Referring to FIG. 2A, the packet building operation (Block 30) generally comprises storing a copy of each changed master database record in an external file (Block 33), assigning a next-broadcast-number and a next-sequence-number to each stored record (Block 34), and initiating (Block 37) the broadcasting operation (Block 40) for broadcasting the changed records to each remote computer 17.

Referring to FIG. 2B, the broadcasting operation (Block 40) generally comprises determining what next-broadcast-number is due for broadcasting (Block 54), determining what records have the next-broadcast-number due for broadcasting (Block 55), and broadcasting these records to each remote computer (Block 52). Referring to FIG. 2C, the selective updating operation (Block 60) within each remote computer 17 generally comprises receiving broadcasts (Block 62) from the central computer 15, comparing the received next-broadcast-number and next-sequence-number with the last-broadcast-number-received and the last-sequence-number-received (Block 74), and updating the replica with the record (Block 69) based on the results of the comparison.

Referring now to FIG. 3A, the packet building operation (Block 30) is described in detail. Beginning with a master database 16 that is synchronized with each of its replicas, for example, a master database to which no changes have been made, the initial parameters in FIG. 3B are utilized. The initial next-broadcast-number (n-- b-- #) and next-sequence-number (n-- s-- #) are assigned the value of 1. The number of broadcasts n, of any given group of records having the same next-broadcast-number, has been arbitrarily set to 2. However, as one skilled in the art would understand, the number of broadcasts n can be any number, depending on the circumstances. Preferably, the value of n is determined by a system administrator at the central computer.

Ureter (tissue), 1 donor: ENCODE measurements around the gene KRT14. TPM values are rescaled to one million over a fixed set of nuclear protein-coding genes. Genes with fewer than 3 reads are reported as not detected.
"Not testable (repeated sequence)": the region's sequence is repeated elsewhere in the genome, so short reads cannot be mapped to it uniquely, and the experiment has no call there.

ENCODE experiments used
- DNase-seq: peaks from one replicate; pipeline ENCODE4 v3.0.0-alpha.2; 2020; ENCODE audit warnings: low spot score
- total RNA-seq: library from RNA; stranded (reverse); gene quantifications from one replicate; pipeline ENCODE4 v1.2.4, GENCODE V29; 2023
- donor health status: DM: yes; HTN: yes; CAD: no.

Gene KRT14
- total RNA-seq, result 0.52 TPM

Beginning with the first change made to a record within the master database 16 (Block 32), and with all subsequent record changes, including updates and deletions, a copy of each record changed is stored in a file external to the master database (Block 33). The advantage of this technique is that records in the master database can be changed during broadcasting and need not be locked. A next-broadcast-number and a next-sequence-number are assigned to each stored record (Block 34). After each changed record is stored in the external file, assigned both a next-broadcast-number and a next-sequence-number, a decision is made whether it is time to broadcast to each remote computer 17 the records stored thus far (Block 35). The time interval between broadcasts is user configurable and can be any interval including, but not limited to, minutes, hours, days, weeks, months, and years.

If it is not time to broadcast the accumulated records to the remote computers 17, the next-sequence-number is incremented by 1 (Block 36), and the next record stored in the external file is assigned the incremented next-sequence-number. For example, if 3 records have been accumulated thus far, each would have a next-sequence-number of 1, 2, and 3 respectively, and the next record stored in the file would receive a next-sequence-number of 4. The same next-broadcast-number is assigned to each record between broadcast intervals. If it is time to broadcast the accumulated records, the broadcasting procedure (Block 40) is initiated (Block 37), the next-broadcast-number is incremented by 1 (Block 38), and the next-sequence-number is reset to 1 (Block 39).

FIG. 8 illustrates an external file containing changed master database records stored over three time intervals. During time interval #1, four records in the master database 16 were changed and stored in the external file as Change 1, Change 2, Change 3, and Change 4. Each of these records were assigned a next-broadcast-number of 1 and were assigned a sequential next-sequence-number of 1, 2, 3, and 4, respectfully. During time interval #2, three records in the master database 16 were changed and stored in the external file as Change 5, Change 6, and Change 7. Each of these records were assigned a next-broadcast-number of 2 and were assigned a sequential next-sequence-number of 1, 2, and 3, respectfully. During time interval #3, two records in the master database 16 were changed and stored in the external file as Change 8 and Change 9. Each of these records were assigned a next-broadcast-number of 3 and were assigned a sequential next-sequence-number of 1 and 2, respectfully.